3. Its Patron-Deities and Their Temples:

Two great deities, Ishtar and Nanaa, were worshipped in this city, the temple of the former being E-anna, "the house of heaven" (or "of Anu," in which case it is probable that the god of the heavens, Anu, was also one of the patrons of the city). The shrine dedicated to Ishtar is apparently now represented by the ruin known as Buwariyya or "reed-mats," and so called on account of the layers of matting at intervals of 4 or 5 ft. This is the great temple-tower (ziq-qurat) of the place, called E-gipar-imina, "the house of 7 enclosures." The remains are situated in a large courtyard measuring 350 ft. by 270 ft. As in the case of other Babylonian erections, the corners are directed toward the cardinal points, and its height is about 100 ft. above the desert-plain.

As Erech is mentioned with Babylon, Niffer (Calneh) and Eridu, as one of the cities created by Merodach (Nimrod), it is clear that it was classed with the oldest foundations in Babylonia. It was the city of Gilgames, the half-mythical king of the earliest period, who seems to have restored the walls and temples. Its earliest known ruler of historical times was Ensag-kus-anna, about 4,000 BC.

4. History of the City’s Temples, etc.:

The celebrated shrine of Ishtar was already in existence in the time of Lugal-zaggi-si, who came somewhat later. King Dungi (2600 BC) restored E-anna and built its great wall. This was in the time of the great Ur Dynasty, but later the city seems to have come under the dominion of the kings of Isin, Libit-Ishtar having apparently restored the sanctuary of Ishtar on E- gipara. Another great ruler of the early period was Sin-gasid, king of Erech, who was a patron of E-anna; and when he restored this shrine, he endowed it with grain, wool, oil and 1 shekel of gold. There seems also to have been a shrine to Nergal, god of war, which was restored by King Sin-gamil. About 2280 BC Kudur-Nanchunde, the Elamite king, plundered the city, and carried off the statue of the goddess Nanaa, which was only restored to its place by Assur-bani-apli, the Assyrian king, about 635 BC. Samsu-iluna seems to have surpassed his father Hammurabi (Amraphel) in the restoration of the city’s temples, and other rulers who did not forget Erech were Nebuchadrezzar and Nabonidus.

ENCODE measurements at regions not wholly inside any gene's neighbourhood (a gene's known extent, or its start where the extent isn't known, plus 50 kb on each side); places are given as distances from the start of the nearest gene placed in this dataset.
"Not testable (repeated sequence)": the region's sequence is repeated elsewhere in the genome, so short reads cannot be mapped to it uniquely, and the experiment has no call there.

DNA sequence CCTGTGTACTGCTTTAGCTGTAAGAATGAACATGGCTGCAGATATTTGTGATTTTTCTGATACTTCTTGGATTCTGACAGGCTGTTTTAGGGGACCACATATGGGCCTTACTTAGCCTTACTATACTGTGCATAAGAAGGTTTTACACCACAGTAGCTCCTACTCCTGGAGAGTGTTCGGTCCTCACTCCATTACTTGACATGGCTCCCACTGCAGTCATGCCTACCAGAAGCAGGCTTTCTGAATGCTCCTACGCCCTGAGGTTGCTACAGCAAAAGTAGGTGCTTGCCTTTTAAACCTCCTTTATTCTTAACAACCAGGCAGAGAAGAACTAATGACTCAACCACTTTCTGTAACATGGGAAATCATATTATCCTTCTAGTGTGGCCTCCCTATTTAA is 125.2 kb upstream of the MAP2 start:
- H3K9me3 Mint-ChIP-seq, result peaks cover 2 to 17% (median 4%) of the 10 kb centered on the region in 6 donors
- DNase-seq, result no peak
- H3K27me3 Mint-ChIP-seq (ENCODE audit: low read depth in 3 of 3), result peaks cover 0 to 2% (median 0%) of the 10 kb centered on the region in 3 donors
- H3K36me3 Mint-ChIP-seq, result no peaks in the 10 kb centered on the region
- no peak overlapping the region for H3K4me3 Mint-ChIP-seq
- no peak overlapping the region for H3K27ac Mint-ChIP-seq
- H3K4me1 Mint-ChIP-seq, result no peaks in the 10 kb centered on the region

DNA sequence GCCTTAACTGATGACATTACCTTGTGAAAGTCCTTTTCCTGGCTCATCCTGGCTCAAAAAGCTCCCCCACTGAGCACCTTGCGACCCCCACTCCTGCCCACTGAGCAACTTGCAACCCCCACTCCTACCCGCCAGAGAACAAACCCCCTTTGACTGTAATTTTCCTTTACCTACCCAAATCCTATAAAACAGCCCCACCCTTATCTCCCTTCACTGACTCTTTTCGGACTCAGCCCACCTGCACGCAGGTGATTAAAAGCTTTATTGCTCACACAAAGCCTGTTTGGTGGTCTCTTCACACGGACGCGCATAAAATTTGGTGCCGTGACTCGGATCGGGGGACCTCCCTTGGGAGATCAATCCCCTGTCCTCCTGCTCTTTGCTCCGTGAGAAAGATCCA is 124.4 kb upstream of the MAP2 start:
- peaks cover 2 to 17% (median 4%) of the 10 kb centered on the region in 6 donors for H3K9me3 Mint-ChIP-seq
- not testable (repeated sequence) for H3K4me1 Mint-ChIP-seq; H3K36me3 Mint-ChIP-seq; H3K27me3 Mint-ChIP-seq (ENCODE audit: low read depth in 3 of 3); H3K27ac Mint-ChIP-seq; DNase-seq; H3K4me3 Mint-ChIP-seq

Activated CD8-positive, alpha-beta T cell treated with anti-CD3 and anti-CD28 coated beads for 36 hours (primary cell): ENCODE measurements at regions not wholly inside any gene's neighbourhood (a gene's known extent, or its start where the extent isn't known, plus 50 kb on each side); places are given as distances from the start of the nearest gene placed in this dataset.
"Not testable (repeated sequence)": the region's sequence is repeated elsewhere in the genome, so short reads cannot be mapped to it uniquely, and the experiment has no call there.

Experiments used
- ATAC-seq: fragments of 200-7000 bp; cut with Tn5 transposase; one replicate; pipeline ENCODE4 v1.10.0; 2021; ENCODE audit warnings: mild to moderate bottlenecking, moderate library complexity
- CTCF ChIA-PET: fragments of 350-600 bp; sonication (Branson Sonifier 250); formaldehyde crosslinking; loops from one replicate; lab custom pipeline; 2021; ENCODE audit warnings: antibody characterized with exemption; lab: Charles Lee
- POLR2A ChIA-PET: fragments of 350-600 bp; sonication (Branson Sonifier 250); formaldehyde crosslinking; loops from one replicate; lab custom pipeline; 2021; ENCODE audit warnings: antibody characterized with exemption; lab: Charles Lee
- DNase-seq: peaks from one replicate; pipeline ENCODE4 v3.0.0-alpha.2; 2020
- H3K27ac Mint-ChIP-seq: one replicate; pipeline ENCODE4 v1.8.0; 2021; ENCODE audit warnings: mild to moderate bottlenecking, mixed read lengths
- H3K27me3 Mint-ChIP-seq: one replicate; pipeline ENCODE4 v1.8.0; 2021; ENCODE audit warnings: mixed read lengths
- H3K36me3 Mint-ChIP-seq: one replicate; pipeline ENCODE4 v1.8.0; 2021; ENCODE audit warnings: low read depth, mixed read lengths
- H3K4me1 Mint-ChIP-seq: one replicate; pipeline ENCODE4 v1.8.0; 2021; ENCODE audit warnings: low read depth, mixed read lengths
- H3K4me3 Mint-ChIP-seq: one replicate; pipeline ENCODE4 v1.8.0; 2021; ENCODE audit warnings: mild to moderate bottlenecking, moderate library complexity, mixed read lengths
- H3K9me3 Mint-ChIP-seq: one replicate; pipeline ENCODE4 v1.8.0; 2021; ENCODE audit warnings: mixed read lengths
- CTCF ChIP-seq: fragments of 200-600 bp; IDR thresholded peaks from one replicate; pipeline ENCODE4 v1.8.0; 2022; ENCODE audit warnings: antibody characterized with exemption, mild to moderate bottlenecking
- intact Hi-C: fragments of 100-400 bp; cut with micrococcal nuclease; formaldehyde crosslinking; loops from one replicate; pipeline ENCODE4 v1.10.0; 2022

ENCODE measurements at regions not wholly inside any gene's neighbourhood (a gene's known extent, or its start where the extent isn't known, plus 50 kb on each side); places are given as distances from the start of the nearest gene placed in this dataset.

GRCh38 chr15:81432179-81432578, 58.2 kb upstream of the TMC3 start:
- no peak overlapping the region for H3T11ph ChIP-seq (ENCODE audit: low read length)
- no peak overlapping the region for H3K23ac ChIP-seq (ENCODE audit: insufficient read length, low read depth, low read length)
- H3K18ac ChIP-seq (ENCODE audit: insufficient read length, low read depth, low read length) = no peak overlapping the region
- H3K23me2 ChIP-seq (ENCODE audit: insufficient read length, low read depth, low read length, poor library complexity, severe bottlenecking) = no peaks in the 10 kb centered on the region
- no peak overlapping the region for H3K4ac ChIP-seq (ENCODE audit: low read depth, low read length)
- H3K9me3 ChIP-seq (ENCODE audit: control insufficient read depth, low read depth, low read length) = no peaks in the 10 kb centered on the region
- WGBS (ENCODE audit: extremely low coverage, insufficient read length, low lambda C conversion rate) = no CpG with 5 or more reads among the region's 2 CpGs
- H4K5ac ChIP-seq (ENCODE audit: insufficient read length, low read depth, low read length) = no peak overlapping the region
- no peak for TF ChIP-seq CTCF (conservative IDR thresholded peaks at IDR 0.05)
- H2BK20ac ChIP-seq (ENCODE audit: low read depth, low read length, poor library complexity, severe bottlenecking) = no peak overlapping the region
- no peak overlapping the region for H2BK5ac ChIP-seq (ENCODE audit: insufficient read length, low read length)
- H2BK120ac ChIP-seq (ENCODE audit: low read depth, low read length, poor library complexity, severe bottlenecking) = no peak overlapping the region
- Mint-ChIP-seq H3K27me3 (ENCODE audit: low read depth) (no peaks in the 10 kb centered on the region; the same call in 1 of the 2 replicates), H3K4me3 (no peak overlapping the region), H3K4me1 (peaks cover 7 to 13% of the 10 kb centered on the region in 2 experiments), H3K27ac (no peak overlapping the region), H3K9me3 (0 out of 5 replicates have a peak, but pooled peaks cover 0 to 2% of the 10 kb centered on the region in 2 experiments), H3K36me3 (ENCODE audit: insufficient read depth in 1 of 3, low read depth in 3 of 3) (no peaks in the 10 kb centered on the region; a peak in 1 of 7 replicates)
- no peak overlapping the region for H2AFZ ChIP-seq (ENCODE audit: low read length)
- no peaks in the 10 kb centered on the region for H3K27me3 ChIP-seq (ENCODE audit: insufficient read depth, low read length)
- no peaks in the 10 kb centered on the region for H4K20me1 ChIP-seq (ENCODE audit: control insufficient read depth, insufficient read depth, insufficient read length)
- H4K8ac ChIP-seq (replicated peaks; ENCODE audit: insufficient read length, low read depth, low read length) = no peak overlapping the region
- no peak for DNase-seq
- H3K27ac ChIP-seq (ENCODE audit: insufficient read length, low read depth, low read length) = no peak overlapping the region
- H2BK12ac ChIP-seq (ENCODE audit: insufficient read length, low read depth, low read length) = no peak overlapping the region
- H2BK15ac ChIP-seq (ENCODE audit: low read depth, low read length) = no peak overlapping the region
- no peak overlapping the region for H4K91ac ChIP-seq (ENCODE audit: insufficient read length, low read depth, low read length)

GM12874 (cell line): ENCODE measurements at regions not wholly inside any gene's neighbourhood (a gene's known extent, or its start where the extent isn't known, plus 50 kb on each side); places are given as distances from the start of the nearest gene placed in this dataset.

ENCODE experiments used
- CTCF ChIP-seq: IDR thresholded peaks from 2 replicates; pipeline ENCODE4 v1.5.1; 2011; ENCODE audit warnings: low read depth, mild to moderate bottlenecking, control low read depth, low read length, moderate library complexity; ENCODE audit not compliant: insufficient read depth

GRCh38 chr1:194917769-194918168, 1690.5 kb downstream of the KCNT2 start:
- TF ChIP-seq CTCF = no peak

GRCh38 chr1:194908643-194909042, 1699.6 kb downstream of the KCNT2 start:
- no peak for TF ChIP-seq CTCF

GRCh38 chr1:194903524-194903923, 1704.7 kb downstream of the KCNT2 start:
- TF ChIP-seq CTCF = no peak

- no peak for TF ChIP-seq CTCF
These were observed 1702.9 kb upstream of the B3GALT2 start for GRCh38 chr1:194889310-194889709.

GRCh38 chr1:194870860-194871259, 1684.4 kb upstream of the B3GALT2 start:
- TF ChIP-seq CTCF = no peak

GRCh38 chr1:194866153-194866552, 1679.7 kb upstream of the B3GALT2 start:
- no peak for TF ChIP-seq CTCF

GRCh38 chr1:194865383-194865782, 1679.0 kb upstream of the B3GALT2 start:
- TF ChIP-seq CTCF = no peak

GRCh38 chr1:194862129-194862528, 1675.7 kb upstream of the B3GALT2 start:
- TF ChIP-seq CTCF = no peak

5. Literature Referring to Erech:

Many tablets have been found on the site, and give promise of interesting discoveries still to come. Having been the capital of the hero-king Gilgames, who saw the wonders of the wide world, spoke with the Babylonian Noah face to face, and almost attained immortality as a living man, it was always a place of romance. Poetical compositions concerning it exist, one of the most interesting being a lamentation possibly written after the invasion of Kudur-Nanchundi, when famine was rife in the city, blood flowed like water in E-ulbar, the house of Istar’s oracle, and the enemy heaped up fire in all the goddess’ lands as one heaps up embers.

6. The City’s Numerous Names:

The consideration in which the city was held is made plain by the geographical lists, from which it would seem that it had no less than 11 names, among them being Illab or Illag, Tir-anna, "the heavenly grove"; Ub-imina, "the 7 regions"; Uru- gipara-imina, "the city of the 7 enclosures"; and Uruk-supuri, "Erech of the folds" (the name which it always bears in the Gilgames legend), given to it either on account of its being a center where pastoral tribes gathered, or because of the flocks kept for sacrifice to its deities.

7. Tablets and Tombs of Late Date:

Besides the inscriptions of the kings already mentioned, tablets of the reigns of Nabopolassar, Nebuchadrezzar, Nabonidus, Cyrus, Darius and some of the Seleucids have been found on the site. In the ruins of the town and the country around, numerous glazed earthenware (slipper-shaped) coffins and other receptacles, used for and in connection with the burial of the dead, occur. These are mostly of the Parthian period, but they imply that the place was regarded as a necropolis, possibly owing to the sanctity attached to the site.


Schrader, KAT; Loftus, Chaldoea and Susiana, 162 ff; Fried. Delitzsch, Wo lag das Paradies? 221 f; Zehnpfund, Babylonien in seinen wichtigsten Ruinenstatten, 48 ff.